He heard an old man's voice, "‘Round back!"
It called. So Jesus took the track
That led around the inn. The old
Man leaned back in his chair and told
The dog to never mind. "Ain't had
No one to tend the door, my lad,
For thirty years. I'm sorry for
The inconvenience to your sore
Feet. The road to Jerusalem
Is hard ain't it? Don't mind old Shem.
He's harmless like his dad. Won't bite
A Roman soldier in the night.
Sit down." And Jacob waved the stump
Of his right arm. "We're in a slump
Right now. Got lots of time to think
And talk. Come, sit and have a drink.
From Jacob's well!" he laughed. "You own
The inn?" The Lord inquired. "On loan,
You'd better say. God owns the inn."
At that the Lord knew they were kin,
And ventured on: "Do you recall
The tax when Caesar said to all
The world that each must be enrolled?"
Old Jacob winced, "Are north winds cold?
Are deserts dry? Do fishes swim
And ravens fly? I do. A grim
And awful year it was for me.
Why do you ask?" "I have a debt
To pay, and I must see how much.
Why do you say that it was such
A grim and awful year?" He raised
The stump of his right arm, "So dazed,
Young man, I didn't know I'd lost
My arm. Do you know what it cost
For me to house the Son of God?"
The old man took his cedar rod
And swept it ‘round the place: "Empty.
For thirty years alone, you see?
Old Jacob, poor old Jacob runs
It with one arm, a dog and no sons.
But I had sons . . . once. Joseph was
My firstborn. He was small because
His mother was so sick. When he
Turned three the Lord was good to me
And Rachel, and our baby Ben
Was born, the very fortnight when
The blessed family arrived.
And Rachel's gracious heart contrived
A way for them to stay—there in
That very stall. The man was thin
And tired. You look a lot like him."
But Jesus said, "Why was it grim?"

"We got a reputation here
That night. Nothing at all to fear
In that we thought. It was of God.
But in one year the slaughter squad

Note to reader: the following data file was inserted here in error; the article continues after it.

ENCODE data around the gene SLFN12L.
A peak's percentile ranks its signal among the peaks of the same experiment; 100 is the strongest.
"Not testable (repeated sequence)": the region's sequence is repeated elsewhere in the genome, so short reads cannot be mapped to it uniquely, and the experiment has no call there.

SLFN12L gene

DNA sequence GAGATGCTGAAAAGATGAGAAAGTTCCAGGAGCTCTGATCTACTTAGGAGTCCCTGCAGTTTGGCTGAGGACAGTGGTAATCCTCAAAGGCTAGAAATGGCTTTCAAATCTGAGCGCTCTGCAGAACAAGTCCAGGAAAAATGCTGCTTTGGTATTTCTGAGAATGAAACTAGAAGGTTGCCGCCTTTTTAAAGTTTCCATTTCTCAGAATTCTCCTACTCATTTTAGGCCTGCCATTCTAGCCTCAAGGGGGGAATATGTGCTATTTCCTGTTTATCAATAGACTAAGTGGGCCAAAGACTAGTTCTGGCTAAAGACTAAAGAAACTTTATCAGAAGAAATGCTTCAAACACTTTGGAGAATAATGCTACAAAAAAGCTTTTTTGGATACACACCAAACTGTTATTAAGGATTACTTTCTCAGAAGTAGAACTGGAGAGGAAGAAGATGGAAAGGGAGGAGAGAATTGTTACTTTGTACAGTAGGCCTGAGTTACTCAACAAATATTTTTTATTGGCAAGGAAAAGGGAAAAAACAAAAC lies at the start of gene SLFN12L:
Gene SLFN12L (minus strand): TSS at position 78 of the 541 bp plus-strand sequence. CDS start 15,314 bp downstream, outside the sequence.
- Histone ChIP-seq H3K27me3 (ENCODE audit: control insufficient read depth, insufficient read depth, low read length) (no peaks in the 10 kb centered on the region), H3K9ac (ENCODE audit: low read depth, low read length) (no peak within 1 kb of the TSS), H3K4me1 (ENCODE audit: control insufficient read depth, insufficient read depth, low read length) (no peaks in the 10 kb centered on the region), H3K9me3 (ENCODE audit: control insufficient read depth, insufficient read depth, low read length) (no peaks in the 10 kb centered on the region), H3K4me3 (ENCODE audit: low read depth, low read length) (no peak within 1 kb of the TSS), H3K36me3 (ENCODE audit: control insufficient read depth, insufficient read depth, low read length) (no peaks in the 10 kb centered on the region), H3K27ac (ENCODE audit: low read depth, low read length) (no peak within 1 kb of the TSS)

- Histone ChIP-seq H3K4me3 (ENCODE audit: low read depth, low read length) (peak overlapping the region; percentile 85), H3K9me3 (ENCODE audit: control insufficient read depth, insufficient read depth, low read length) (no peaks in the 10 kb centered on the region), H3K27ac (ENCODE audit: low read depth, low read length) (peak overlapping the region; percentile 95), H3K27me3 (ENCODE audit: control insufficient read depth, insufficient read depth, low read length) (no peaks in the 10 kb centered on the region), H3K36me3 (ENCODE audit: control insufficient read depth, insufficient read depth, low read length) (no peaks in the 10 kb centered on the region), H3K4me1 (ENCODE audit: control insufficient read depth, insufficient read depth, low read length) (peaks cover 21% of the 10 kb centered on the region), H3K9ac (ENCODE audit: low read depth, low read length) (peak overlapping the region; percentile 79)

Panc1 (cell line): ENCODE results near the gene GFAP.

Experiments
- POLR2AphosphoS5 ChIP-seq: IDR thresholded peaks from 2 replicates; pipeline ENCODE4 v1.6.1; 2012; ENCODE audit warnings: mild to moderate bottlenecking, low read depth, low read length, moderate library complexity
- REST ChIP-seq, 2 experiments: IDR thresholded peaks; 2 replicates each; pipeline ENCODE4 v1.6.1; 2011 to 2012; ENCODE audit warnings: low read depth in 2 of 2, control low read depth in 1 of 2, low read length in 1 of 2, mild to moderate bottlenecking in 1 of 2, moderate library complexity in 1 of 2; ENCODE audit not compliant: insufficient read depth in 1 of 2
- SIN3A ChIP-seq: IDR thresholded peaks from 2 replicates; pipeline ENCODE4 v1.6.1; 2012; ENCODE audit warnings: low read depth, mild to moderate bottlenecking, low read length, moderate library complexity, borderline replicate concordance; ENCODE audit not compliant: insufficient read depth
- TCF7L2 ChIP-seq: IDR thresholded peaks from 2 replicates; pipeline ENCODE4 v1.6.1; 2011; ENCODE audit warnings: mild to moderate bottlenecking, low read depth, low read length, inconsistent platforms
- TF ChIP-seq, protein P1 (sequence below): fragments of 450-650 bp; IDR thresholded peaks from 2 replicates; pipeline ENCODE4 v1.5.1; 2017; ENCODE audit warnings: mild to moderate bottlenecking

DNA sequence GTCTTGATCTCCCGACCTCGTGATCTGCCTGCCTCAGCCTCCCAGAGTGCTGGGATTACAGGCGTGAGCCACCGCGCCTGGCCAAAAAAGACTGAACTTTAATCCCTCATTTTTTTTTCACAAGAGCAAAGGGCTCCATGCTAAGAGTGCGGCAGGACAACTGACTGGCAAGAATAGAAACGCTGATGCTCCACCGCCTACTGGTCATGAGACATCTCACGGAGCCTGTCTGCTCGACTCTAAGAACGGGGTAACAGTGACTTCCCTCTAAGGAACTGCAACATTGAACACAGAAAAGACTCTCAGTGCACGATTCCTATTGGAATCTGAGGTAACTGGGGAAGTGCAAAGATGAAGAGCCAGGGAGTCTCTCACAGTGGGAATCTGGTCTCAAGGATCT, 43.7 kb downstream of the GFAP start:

From Herod came. And where do you
Suppose they started? Not a clue!
We didn't have a clue what they
Had come to do. No time to pray,
No time to run, no time to get
Poor Joseph off the street and let
Him say good-bye to Ben or me
Or Rachel. Only time to see
A lifted spear smash through his spine
And chest. He stumbled to the sign
That welcomed strangers to the place,
And looked with panic at my face,
As if to ask what he had done.
Young man, you ever lost a son?"

The tears streamed down the Savior's cheek,
He shook his head, but couldn't speak.

"Before I found the breath to scream
I heard the words, a horrid dream:
‘Kill every child who's two or less.
Spare not for aught, nor make excess.
Let this one be the oldest here
And if you count your own life dear,
Let none escape.' I had no sword
No weapon in my house, but Lord,
I had my hands, and I would save
The son of my right hand . . . So brave,
O Rachel was so brave! Her hands
Were like a thousand iron bands
Around the boy. She wouldn't let
Him go and so her own back met
With every thrust and blow. I lost
My arm, my wife, my sons—the cost
For housing the Messiah here.
Why would he simply disappear
And never come to help?"

They sat
In silence. Jacob wondered at
The stranger's tears.

"I am the boy
That Herod wanted to destroy.
You gave my parents room to give
Me life, and then God let me live,
And took your wife. Ask me not why
The one should live, another die.
God's ways are high, and you will know
In time. But I have come to show
You what the Lord prepared the night
You made a place for heaven's light.
In two weeks they will crucify
My flesh. But mark this, Jacob, I